Mice lacking AGT are lean [26]. Although their food intake and fecal fat excretion were similar to those of wild-type mice, the Agt−/− mice have significantly increased energy expenditure due to increased locomotor activity. In addition, the uncoupling proteins (UCP-1, 2, 3), which dissipate heat instead of producing ATP and are found in the mitochondria of brown adipose tissue (BAT), epididymal fat, and skeletal muscle, respectively, did not differ between Agt−/− and wild-type mice [26]. However, the Agt−/− mice exhibited depressed adipose tissue development, which is associated with decreased fatty acid synthase (FAS) activity.

Renin

Renin is an important enzyme for regulation of BP and cardiovascular homeostasis. Cleavage of AGT to Ang I by renin is a rate-limiting step of Ang II production [27]. Renin is secreted from juxtaglomerular cells, which are modified smooth muscle cells of the afferent arterioles in the kidney. In Spanish populations, individuals with the GG genotype at the rs5707 intron 4 polymorphism of renin have significantly higher BP compared to those with the TT or TG genotype [28]. Individuals with GG genotype of the missense mutation in exon 9 (G1051A) have higher plasma renin activity, and this polymorphism may be involved in the etiology of hypertension [29].

Renin is encoded by a single gene in humans, rats, and some strains of laboratory mice such as C57BL/6, BALB/c, and C3 (Fig. 2). However, some laboratory mouse strains (eg. 129, DBA/2J) have 2 renin genes (Ren2 and Ren1d) in tandem on the same chromosome due to naturally happened duplication of the gene. The regulation of expression and tissue specificity of Ren1d and Ren2 are different [30], which complicates renin studies. Mice lacking either Ren1d or Ren2 exhibited no change in BP or any other apparent phenotype [31, 32], although homozygous mice with Ren1d replaced with GFP had lower BP [33].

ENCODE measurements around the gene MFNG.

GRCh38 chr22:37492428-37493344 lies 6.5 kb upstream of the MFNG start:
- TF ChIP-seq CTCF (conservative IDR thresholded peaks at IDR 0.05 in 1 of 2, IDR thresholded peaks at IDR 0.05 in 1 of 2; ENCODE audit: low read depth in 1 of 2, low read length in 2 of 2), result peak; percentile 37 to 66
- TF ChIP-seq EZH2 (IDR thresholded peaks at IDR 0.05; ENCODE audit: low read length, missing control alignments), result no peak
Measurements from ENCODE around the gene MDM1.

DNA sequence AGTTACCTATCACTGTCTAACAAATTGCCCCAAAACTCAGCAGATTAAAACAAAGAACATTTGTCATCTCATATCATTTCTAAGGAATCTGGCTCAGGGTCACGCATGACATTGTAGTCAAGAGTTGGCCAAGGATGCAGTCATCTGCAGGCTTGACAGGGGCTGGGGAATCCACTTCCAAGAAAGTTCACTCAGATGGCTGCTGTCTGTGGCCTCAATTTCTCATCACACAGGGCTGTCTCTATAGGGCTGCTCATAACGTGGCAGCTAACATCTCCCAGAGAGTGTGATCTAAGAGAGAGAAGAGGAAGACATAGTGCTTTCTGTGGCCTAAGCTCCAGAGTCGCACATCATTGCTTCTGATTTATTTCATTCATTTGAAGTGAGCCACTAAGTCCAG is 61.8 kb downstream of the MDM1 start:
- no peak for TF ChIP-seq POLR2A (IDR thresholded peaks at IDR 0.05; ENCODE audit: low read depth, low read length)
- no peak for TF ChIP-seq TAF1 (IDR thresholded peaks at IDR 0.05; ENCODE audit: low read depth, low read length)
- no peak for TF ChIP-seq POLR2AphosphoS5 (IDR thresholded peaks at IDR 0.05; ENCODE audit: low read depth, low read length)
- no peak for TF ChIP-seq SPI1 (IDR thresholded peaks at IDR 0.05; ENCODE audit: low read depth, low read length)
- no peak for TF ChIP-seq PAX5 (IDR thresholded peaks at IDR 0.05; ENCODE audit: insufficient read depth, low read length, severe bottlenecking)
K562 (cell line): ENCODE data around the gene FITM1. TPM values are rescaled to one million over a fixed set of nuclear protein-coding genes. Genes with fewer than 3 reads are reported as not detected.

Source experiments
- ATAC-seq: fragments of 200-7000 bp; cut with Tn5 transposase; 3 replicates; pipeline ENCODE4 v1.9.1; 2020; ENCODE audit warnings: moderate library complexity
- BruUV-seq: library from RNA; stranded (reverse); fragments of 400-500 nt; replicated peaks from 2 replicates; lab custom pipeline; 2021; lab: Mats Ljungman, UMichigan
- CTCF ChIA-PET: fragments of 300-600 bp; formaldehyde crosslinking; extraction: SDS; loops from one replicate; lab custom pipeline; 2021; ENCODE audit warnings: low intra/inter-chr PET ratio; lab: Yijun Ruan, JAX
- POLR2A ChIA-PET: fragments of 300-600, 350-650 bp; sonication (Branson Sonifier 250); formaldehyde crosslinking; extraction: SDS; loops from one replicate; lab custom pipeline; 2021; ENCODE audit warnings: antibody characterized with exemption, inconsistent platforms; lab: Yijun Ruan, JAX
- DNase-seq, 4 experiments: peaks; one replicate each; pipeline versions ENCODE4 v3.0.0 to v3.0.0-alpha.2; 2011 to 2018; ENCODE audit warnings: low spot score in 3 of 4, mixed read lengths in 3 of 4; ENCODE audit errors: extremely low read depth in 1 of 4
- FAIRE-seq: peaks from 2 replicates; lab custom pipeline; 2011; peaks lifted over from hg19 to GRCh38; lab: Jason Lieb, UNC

Fig. 2
Mouse renin genes

Since C57BL/6 mice, like humans, have only one renin gene, Ren1c, and are susceptible to diet-induced obesity, they are more suitable for research involving changes in renin expression and the metabolic syndrome [30]. Because of the difficulty in generating mice by gene targeting with C57BL/6 embryonic stem cells, Yanai et al. disrupted the Ren1c gene using TT2 ES cells derived from an F1 hybrid between C57BL/6 and CBA [34]. The authors demonstrated that these homozygous mutant mice had undetectable levels of plasma renin activity and plasma Ang I. In addition, the BP of these animals was lower than wild type by 20-30 mm Hg. The knockouts also had increased urine and drinking water volume and hydronephrosis, as observed in the Agt−/− mice. Abnormal granular cell layers in the hippocampus, as observed in the Agt−/− mice[35], were absent in mice lacking renin[34].

We have independently generated mice lacking Ren1c using embryonic stem cells from C57BL/6N mice [27]. Our Ren1c−/− mice have low BP and undetectable levels of plasma renin, Ang I, and Ang II [27]. Similar to the Ace−/− mice, our Ren1c−/− mice are anemic, as reflected by their low hematocrit (32 ± 3% vs. 45 ± 5 % in wild-type litter mates). Administration of Ang II (200 ng/kg/min) using an osmotic minipump restored BP levels in the Ren1c−/− mice to wild-type levels, but preexisting damage to the kidney medulla by hydronephrosis prevented restoration of the ability to concentrate urine. Heterozygous Ren1c+/− mice are normal with wild type levels of BP, and their kidney renin mRNA expression and plasma renin concentration are indistinguishable from those of wild type control mice [27].